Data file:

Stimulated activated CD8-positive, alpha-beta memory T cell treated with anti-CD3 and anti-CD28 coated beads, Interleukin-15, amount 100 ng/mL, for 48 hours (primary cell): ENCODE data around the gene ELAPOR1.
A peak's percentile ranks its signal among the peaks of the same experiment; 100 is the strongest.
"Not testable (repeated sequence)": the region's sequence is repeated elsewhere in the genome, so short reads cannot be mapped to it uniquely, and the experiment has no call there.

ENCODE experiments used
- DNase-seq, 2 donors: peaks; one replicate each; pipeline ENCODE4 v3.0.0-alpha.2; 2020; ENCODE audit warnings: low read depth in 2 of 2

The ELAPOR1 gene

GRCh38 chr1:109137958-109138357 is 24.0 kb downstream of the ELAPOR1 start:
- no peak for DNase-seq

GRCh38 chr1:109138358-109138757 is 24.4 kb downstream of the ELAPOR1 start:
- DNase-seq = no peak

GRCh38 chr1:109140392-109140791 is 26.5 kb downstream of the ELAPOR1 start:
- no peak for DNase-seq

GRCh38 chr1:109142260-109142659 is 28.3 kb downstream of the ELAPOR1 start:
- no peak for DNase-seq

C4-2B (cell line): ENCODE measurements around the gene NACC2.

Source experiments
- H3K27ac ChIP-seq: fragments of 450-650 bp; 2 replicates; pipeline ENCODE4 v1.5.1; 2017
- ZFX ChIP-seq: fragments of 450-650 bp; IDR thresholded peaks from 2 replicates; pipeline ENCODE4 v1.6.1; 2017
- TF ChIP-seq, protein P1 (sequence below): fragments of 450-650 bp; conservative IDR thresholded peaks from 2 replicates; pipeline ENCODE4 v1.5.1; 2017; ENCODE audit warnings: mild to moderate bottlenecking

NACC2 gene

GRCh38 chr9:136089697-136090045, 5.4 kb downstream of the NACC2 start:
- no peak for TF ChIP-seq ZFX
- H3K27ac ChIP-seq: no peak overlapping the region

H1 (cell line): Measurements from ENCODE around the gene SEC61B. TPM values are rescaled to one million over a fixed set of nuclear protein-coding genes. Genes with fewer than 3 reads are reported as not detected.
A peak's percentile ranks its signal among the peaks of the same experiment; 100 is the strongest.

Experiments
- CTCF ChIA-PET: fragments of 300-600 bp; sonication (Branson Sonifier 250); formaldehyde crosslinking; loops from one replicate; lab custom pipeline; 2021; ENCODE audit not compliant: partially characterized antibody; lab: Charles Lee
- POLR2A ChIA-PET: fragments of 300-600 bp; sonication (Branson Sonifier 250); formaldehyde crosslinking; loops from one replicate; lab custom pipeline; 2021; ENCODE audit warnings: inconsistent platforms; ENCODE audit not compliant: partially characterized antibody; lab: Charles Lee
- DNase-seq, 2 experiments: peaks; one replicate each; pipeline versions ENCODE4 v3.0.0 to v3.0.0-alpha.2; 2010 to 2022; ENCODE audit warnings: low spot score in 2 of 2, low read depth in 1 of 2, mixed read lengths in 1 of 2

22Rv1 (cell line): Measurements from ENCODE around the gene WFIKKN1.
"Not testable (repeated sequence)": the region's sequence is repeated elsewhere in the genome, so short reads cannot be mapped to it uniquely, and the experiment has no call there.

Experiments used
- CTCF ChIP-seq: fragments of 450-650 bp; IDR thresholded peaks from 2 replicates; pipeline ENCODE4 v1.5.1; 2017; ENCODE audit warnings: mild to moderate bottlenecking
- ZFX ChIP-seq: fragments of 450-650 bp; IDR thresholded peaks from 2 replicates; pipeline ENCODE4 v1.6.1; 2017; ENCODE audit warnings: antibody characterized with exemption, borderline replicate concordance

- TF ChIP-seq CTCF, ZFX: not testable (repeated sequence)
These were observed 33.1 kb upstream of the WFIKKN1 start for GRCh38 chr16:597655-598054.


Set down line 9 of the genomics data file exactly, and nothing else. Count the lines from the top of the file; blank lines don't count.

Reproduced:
GRCh38 chr1:109138358-109138757 is 24.4 kb downstream of the ELAPOR1 start: